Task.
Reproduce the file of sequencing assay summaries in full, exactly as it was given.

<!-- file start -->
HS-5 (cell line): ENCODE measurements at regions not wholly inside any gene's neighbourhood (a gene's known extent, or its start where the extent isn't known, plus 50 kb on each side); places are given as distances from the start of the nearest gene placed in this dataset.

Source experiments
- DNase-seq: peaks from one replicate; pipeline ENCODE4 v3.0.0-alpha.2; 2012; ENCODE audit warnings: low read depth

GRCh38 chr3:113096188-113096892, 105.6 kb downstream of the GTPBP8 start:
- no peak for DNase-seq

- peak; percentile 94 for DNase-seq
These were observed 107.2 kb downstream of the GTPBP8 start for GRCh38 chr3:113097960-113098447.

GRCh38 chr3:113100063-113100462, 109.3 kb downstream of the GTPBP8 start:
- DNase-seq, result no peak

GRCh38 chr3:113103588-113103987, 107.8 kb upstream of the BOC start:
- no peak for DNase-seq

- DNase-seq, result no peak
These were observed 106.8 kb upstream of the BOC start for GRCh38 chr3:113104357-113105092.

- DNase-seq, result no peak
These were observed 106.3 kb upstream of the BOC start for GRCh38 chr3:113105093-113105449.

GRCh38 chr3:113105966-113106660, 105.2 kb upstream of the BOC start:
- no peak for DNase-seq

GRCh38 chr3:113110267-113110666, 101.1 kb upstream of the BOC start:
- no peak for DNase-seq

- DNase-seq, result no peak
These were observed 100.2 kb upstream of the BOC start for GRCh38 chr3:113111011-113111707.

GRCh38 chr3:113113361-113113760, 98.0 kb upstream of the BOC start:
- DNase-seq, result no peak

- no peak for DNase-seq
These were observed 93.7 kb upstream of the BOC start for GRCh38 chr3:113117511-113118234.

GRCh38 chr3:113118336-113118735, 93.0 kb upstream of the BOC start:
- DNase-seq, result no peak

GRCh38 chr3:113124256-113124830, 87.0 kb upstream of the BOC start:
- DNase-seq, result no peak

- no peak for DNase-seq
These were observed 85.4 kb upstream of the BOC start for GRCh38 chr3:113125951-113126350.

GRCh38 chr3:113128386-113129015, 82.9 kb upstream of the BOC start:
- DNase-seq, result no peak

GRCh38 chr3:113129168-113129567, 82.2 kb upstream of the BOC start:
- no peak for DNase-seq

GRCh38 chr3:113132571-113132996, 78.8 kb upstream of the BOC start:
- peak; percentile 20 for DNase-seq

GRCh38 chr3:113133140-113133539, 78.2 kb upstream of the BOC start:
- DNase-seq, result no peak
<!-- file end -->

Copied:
HS-5 (cell line): ENCODE measurements at regions not wholly inside any gene's neighbourhood (a gene's known extent, or its start where the extent isn't known, plus 50 kb on each side); places are given as distances from the start of the nearest gene placed in this dataset.

Source experiments
- DNase-seq: peaks from one replicate; pipeline ENCODE4 v3.0.0-alpha.2; 2012; ENCODE audit warnings: low read depth

GRCh38 chr3:113096188-113096892, 105.6 kb downstream of the GTPBP8 start:
- no peak for DNase-seq

- peak; percentile 94 for DNase-seq
These were observed 107.2 kb downstream of the GTPBP8 start for GRCh38 chr3:113097960-113098447.

GRCh38 chr3:113100063-113100462, 109.3 kb downstream of the GTPBP8 start:
- DNase-seq, result no peak

GRCh38 chr3:113103588-113103987, 107.8 kb upstream of the BOC start:
- no peak for DNase-seq

- DNase-seq, result no peak
These were observed 106.8 kb upstream of the BOC start for GRCh38 chr3:113104357-113105092.

- DNase-seq, result no peak
These were observed 106.3 kb upstream of the BOC start for GRCh38 chr3:113105093-113105449.

GRCh38 chr3:113105966-113106660, 105.2 kb upstream of the BOC start:
- no peak for DNase-seq

GRCh38 chr3:113110267-113110666, 101.1 kb upstream of the BOC start:
- no peak for DNase-seq

- DNase-seq, result no peak
These were observed 100.2 kb upstream of the BOC start for GRCh38 chr3:113111011-113111707.

GRCh38 chr3:113113361-113113760, 98.0 kb upstream of the BOC start:
- DNase-seq, result no peak

- no peak for DNase-seq
These were observed 93.7 kb upstream of the BOC start for GRCh38 chr3:113117511-113118234.

GRCh38 chr3:113118336-113118735, 93.0 kb upstream of the BOC start:
- DNase-seq, result no peak

GRCh38 chr3:113124256-113124830, 87.0 kb upstream of the BOC start:
- DNase-seq, result no peak

- no peak for DNase-seq
These were observed 85.4 kb upstream of the BOC start for GRCh38 chr3:113125951-113126350.

GRCh38 chr3:113128386-113129015, 82.9 kb upstream of the BOC start:
- DNase-seq, result no peak

GRCh38 chr3:113129168-113129567, 82.2 kb upstream of the BOC start:
- no peak for DNase-seq

GRCh38 chr3:113132571-113132996, 78.8 kb upstream of the BOC start:
- peak; percentile 20 for DNase-seq

GRCh38 chr3:113133140-113133539, 78.2 kb upstream of the BOC start:
- DNase-seq, result no peak